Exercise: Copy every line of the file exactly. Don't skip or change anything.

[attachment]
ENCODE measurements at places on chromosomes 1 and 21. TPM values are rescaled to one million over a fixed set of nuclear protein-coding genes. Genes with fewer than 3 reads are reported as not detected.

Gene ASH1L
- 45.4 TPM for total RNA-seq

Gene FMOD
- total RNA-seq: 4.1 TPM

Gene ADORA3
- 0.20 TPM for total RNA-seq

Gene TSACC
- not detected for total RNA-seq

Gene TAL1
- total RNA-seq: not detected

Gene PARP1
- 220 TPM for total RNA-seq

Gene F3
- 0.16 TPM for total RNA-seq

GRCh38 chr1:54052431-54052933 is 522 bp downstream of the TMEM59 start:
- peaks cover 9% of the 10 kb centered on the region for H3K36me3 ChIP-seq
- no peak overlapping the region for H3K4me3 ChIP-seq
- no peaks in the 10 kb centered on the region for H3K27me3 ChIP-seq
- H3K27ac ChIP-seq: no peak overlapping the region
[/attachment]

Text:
ENCODE measurements at places on chromosomes 1 and 21. TPM values are rescaled to one million over a fixed set of nuclear protein-coding genes. Genes with fewer than 3 reads are reported as not detected.

Gene ASH1L
- 45.4 TPM for total RNA-seq

Gene FMOD
- total RNA-seq: 4.1 TPM

Gene ADORA3
- 0.20 TPM for total RNA-seq

Gene TSACC
- not detected for total RNA-seq

Gene TAL1
- total RNA-seq: not detected

Gene PARP1
- 220 TPM for total RNA-seq

Gene F3
- 0.16 TPM for total RNA-seq

GRCh38 chr1:54052431-54052933 is 522 bp downstream of the TMEM59 start:
- peaks cover 9% of the 10 kb centered on the region for H3K36me3 ChIP-seq
- no peak overlapping the region for H3K4me3 ChIP-seq
- no peaks in the 10 kb centered on the region for H3K27me3 ChIP-seq
- H3K27ac ChIP-seq: no peak overlapping the region